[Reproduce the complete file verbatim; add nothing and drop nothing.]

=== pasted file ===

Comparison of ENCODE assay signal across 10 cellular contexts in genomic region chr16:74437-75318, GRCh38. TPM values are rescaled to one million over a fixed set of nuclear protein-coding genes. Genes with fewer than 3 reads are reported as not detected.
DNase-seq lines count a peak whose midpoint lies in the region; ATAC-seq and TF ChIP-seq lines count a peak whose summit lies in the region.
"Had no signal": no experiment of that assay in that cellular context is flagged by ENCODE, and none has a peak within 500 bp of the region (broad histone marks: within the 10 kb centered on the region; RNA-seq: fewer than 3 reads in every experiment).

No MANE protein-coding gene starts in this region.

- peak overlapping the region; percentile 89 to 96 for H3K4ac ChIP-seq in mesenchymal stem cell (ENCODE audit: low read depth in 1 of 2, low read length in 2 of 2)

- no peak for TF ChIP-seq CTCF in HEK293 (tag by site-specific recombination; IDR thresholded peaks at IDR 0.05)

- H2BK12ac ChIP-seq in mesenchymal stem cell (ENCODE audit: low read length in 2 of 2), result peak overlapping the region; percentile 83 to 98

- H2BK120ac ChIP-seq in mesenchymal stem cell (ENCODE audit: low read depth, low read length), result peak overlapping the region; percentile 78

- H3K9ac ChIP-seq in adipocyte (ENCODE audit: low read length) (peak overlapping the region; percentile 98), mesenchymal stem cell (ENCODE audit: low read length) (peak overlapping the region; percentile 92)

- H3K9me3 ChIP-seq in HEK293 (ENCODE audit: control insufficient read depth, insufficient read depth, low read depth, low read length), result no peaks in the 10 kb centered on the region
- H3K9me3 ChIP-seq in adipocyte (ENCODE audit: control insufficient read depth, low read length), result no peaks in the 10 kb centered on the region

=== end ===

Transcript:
Comparison of ENCODE assay signal across 10 cellular contexts in genomic region chr16:74437-75318, GRCh38. TPM values are rescaled to one million over a fixed set of nuclear protein-coding genes. Genes with fewer than 3 reads are reported as not detected.
DNase-seq lines count a peak whose midpoint lies in the region; ATAC-seq and TF ChIP-seq lines count a peak whose summit lies in the region.
"Had no signal": no experiment of that assay in that cellular context is flagged by ENCODE, and none has a peak within 500 bp of the region (broad histone marks: within the 10 kb centered on the region; RNA-seq: fewer than 3 reads in every experiment).

No MANE protein-coding gene starts in this region.

- peak overlapping the region; percentile 89 to 96 for H3K4ac ChIP-seq in mesenchymal stem cell (ENCODE audit: low read depth in 1 of 2, low read length in 2 of 2)

- no peak for TF ChIP-seq CTCF in HEK293 (tag by site-specific recombination; IDR thresholded peaks at IDR 0.05)

- H2BK12ac ChIP-seq in mesenchymal stem cell (ENCODE audit: low read length in 2 of 2), result peak overlapping the region; percentile 83 to 98

- H2BK120ac ChIP-seq in mesenchymal stem cell (ENCODE audit: low read depth, low read length), result peak overlapping the region; percentile 78

- H3K9ac ChIP-seq in adipocyte (ENCODE audit: low read length) (peak overlapping the region; percentile 98), mesenchymal stem cell (ENCODE audit: low read length) (peak overlapping the region; percentile 92)

- H3K9me3 ChIP-seq in HEK293 (ENCODE audit: control insufficient read depth, insufficient read depth, low read depth, low read length), result no peaks in the 10 kb centered on the region
- H3K9me3 ChIP-seq in adipocyte (ENCODE audit: control insufficient read depth, low read length), result no peaks in the 10 kb centered on the region